Alunite

alunite

halloysite

jarosite

variscite

Images

Formula: KAl3(SO4)2(OH)6
Anhydrous sulphate containing hydroxyl
Forms a series with jarosite
Specific gravity: 2.6 to 2.9
Hardness: 3½ to 4
Streak: White
Colour: White, pale shades of gray, yellow, red, to reddish brown
Solubility: Insoluble in water.
Common impurities: Na,Fe
Environments:

Sedimentary environments
Hydrothermal environments

Alunite is formed between 15oC and 400oC by the action of sulphate, which may be generated from pyrite or volcanic activity characterised by the emission gases and vapors, on aluminous rocks. Associated minerals include kaolinite, halloysite, diaspore, pyrite, gypsum and quartz (HOM Mindat).

Localities

In the Mount Isa region of northwest Queensland, Australia, minerals of the alunite-jarosite family occur in gossans (iron-bearing weathered products overlying sulphide deposits, formed by the oxidation of sulphides and the leaching-out of the sulphur and most metals, leaving hydrated iron oxides and rarely sulphates) (Mindat) related to lead-zinc mineralisation (AM72.178-187).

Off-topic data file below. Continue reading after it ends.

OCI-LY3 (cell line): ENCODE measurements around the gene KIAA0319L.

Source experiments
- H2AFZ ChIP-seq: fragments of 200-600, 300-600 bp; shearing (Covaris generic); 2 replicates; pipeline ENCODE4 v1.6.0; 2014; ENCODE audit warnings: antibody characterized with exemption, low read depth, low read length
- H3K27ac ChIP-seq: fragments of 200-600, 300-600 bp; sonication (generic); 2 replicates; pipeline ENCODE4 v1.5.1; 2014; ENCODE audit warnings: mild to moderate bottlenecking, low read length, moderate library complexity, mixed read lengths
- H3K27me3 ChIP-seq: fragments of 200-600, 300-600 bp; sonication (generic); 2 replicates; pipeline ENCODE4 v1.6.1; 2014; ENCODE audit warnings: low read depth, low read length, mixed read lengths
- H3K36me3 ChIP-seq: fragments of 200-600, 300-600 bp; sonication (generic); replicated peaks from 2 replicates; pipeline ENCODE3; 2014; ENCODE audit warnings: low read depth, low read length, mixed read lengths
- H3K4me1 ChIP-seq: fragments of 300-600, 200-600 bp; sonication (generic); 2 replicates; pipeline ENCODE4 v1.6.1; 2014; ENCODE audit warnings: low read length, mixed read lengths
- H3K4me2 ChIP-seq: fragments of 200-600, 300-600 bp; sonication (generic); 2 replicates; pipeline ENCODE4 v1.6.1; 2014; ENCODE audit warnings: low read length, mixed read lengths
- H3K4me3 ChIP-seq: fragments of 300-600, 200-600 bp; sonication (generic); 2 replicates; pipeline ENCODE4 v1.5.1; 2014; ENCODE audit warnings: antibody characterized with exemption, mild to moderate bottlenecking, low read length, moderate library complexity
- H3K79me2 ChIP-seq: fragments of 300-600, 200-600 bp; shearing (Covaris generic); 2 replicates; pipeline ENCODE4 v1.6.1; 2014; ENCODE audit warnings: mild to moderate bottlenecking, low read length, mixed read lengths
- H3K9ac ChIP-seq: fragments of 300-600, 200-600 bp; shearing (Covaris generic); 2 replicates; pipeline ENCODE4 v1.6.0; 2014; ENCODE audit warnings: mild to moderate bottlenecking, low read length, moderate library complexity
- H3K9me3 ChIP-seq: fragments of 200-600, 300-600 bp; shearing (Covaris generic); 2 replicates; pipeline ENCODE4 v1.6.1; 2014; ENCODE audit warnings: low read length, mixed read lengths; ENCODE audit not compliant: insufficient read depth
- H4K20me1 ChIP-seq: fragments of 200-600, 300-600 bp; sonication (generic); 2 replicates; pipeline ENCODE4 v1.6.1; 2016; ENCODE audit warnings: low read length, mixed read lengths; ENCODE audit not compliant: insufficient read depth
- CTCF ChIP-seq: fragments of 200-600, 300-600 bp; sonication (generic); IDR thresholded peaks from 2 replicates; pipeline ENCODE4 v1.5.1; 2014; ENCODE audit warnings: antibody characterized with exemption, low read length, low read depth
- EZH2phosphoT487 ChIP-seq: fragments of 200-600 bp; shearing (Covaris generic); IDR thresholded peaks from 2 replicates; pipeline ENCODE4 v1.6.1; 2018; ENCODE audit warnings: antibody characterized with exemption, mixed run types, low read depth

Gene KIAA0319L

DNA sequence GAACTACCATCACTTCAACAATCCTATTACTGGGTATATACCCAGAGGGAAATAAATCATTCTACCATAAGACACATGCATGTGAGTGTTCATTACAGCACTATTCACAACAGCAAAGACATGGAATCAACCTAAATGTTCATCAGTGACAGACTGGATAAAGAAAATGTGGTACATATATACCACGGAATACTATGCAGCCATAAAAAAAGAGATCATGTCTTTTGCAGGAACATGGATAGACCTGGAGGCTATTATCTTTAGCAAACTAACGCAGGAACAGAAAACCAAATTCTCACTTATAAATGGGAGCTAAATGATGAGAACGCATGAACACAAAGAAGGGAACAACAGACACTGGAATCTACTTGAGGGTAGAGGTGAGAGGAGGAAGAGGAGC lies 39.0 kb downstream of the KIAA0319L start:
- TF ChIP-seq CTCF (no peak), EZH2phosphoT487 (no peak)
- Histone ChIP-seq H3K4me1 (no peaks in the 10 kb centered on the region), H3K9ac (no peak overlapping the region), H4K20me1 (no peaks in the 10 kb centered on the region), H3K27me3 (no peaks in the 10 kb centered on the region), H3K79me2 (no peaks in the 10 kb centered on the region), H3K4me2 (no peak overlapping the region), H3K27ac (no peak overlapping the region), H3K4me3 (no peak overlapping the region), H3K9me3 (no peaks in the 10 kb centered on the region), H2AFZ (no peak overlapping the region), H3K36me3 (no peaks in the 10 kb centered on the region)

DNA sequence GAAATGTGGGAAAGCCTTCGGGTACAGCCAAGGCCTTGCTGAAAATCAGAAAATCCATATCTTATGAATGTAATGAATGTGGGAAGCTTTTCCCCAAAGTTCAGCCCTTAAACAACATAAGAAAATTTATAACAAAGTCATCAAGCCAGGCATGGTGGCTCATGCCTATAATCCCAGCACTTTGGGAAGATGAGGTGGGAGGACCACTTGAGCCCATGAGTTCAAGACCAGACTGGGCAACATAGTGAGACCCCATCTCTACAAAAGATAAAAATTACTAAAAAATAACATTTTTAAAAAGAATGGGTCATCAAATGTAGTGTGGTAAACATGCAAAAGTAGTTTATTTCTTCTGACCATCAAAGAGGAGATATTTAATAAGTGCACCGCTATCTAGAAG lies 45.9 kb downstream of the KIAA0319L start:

At the Mount Deverell variscite deposit, Milgun Station, Western Australia, alunite occurs in thin veins and coatings on fracture surfaces; It also forms pseudomorphs of pyrite in variscite. The variscite deposits are hosted by marine sedimentary rocks (AJM 20.2.24).

At Grainsgill, Caldbeck Fells, Cumbria, England, UK, alunite occurs as powdery coatings with jarosite on quartz (C&S).

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